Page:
Covid-19 is not just a "mild infection" for our tamariki, according to a new international study on children who caught the virus.

The study - published in JAMA Network Open this week - followed more than 3000 children who tested positive to the virus from 10 countries, including New Zealand, Canada and the United States.

It aimed to find out how frequently children infected with the virus experienced severe outcomes (such as myocarditis, neurological, respiratory, or infectious problems) and what were the risk factors.

Nearly a quarter of those observed required hospitalisation, four died, and three percent experienced severe outcomes within two weeks of being admitted to an emergency department.

Study author Stuart Dalziel, from the University of Auckland, told Morning Report that the three percent who experienced severe outcomes would have been admitted to intensive care units, with their blood pressure or respiration supported.

"When you look at that, that's something we need to bear in mind when immunising our children. We are immunising our children to actually protect them from severe outcomes of Covid-19."

The research found that children at highest risk of developing complications from Covid-19 infection were those who experienced symptoms from four to seven days, those older than five years, and tamariki with pre-existing chronic conditions.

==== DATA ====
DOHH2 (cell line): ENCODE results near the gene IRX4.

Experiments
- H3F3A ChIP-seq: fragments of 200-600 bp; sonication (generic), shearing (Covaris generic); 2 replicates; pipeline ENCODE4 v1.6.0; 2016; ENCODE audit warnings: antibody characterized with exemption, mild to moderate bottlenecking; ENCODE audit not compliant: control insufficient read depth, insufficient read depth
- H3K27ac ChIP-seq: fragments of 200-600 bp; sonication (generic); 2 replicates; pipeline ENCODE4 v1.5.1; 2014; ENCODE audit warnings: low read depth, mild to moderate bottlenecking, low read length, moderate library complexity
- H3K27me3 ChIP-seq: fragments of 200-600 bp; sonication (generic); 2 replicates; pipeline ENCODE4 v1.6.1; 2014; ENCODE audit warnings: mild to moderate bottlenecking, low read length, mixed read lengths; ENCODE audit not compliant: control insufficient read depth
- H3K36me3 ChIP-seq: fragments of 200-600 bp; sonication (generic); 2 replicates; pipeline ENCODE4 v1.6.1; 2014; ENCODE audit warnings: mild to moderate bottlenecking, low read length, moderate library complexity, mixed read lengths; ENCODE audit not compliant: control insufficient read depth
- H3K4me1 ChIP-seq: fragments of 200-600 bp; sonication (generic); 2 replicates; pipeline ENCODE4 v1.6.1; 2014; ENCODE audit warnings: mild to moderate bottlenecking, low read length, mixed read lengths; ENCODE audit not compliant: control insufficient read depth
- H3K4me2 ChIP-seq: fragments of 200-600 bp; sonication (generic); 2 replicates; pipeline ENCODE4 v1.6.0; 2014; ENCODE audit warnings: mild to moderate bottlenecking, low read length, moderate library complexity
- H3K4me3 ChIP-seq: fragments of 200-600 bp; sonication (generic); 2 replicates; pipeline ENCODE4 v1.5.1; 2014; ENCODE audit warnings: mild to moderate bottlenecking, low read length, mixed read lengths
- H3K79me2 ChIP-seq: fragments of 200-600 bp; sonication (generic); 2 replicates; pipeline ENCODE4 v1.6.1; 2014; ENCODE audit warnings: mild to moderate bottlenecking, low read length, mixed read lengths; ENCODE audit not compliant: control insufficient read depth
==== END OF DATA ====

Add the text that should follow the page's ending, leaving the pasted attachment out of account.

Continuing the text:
With vaccinations for tamariki aged five to 11 due to start next week, the findings dispelled the myth children were being vaccinated solely to protect adults, Dalziel said.

"There is a perception that Covid-19 is only a very mild infection in children. However, as the pandemic has progressed, we are seeing greater numbers of children being infected and presenting to hospital worldwide," Prof Dalziel said.

"There is certainly some benefit to adults with immunising children but I think what we forget with this discussion is that they also give protection to children.

"If we look at the US, there have 8,700,000 children diagnosed with Covid and of those 747 have died so that means one in 11,000 children who get Covid are likely to die, and we know that immunisations give us over 90 percent protection against hospitalisation, against severe outcomes and against death."

Researchers also found children deemed healthy at an initial emergency department visit rarely deteriorated significantly after the first visit.

Prof Dalziel hopes the study will help emergency doctors better understand which children are likely to experience complications from their infection.